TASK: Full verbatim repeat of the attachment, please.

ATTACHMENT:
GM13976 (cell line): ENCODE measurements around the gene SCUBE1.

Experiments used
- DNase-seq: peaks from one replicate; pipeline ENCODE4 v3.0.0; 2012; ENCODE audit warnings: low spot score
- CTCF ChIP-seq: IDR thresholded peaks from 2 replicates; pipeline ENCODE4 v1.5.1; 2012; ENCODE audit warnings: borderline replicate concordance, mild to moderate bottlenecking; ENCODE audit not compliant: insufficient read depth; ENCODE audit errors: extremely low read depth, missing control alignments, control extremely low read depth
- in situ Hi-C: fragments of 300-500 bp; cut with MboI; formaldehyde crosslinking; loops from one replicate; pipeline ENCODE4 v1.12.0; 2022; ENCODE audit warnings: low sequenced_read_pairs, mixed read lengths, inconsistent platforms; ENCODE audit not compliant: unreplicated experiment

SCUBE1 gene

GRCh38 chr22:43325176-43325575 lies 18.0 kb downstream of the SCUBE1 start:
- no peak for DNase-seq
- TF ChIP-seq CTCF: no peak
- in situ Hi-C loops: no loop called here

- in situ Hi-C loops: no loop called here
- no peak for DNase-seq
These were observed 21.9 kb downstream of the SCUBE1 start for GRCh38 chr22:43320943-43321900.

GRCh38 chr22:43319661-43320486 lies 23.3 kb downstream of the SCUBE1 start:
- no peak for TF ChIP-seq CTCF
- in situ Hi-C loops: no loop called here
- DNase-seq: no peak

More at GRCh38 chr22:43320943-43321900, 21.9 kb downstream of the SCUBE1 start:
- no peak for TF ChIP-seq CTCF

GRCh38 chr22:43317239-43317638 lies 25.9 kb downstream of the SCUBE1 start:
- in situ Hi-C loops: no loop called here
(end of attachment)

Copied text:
GM13976 (cell line): ENCODE measurements around the gene SCUBE1.

Experiments used
- DNase-seq: peaks from one replicate; pipeline ENCODE4 v3.0.0; 2012; ENCODE audit warnings: low spot score
- CTCF ChIP-seq: IDR thresholded peaks from 2 replicates; pipeline ENCODE4 v1.5.1; 2012; ENCODE audit warnings: borderline replicate concordance, mild to moderate bottlenecking; ENCODE audit not compliant: insufficient read depth; ENCODE audit errors: extremely low read depth, missing control alignments, control extremely low read depth
- in situ Hi-C: fragments of 300-500 bp; cut with MboI; formaldehyde crosslinking; loops from one replicate; pipeline ENCODE4 v1.12.0; 2022; ENCODE audit warnings: low sequenced_read_pairs, mixed read lengths, inconsistent platforms; ENCODE audit not compliant: unreplicated experiment

SCUBE1 gene

GRCh38 chr22:43325176-43325575 lies 18.0 kb downstream of the SCUBE1 start:
- no peak for DNase-seq
- TF ChIP-seq CTCF: no peak
- in situ Hi-C loops: no loop called here

- in situ Hi-C loops: no loop called here
- no peak for DNase-seq
These were observed 21.9 kb downstream of the SCUBE1 start for GRCh38 chr22:43320943-43321900.

GRCh38 chr22:43319661-43320486 lies 23.3 kb downstream of the SCUBE1 start:
- no peak for TF ChIP-seq CTCF
- in situ Hi-C loops: no loop called here
- DNase-seq: no peak

More at GRCh38 chr22:43320943-43321900, 21.9 kb downstream of the SCUBE1 start:
- no peak for TF ChIP-seq CTCF

GRCh38 chr22:43317239-43317638 lies 25.9 kb downstream of the SCUBE1 start:
- in situ Hi-C loops: no loop called here